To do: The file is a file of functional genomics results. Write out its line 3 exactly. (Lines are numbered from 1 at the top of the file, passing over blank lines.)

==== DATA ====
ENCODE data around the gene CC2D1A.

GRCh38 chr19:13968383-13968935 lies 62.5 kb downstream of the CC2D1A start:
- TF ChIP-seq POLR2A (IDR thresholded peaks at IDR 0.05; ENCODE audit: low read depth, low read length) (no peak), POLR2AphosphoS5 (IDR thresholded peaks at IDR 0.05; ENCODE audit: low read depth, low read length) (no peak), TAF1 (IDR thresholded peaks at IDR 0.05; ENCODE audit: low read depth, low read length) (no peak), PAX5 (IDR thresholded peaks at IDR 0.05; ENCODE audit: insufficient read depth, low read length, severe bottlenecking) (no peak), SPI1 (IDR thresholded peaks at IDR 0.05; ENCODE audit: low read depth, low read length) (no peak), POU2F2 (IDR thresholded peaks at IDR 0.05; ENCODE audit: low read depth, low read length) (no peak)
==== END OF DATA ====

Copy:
- TF ChIP-seq POLR2A (IDR thresholded peaks at IDR 0.05; ENCODE audit: low read depth, low read length) (no peak), POLR2AphosphoS5 (IDR thresholded peaks at IDR 0.05; ENCODE audit: low read depth, low read length) (no peak), TAF1 (IDR thresholded peaks at IDR 0.05; ENCODE audit: low read depth, low read length) (no peak), PAX5 (IDR thresholded peaks at IDR 0.05; ENCODE audit: insufficient read depth, low read length, severe bottlenecking) (no peak), SPI1 (IDR thresholded peaks at IDR 0.05; ENCODE audit: low read depth, low read length) (no peak), POU2F2 (IDR thresholded peaks at IDR 0.05; ENCODE audit: low read depth, low read length) (no peak)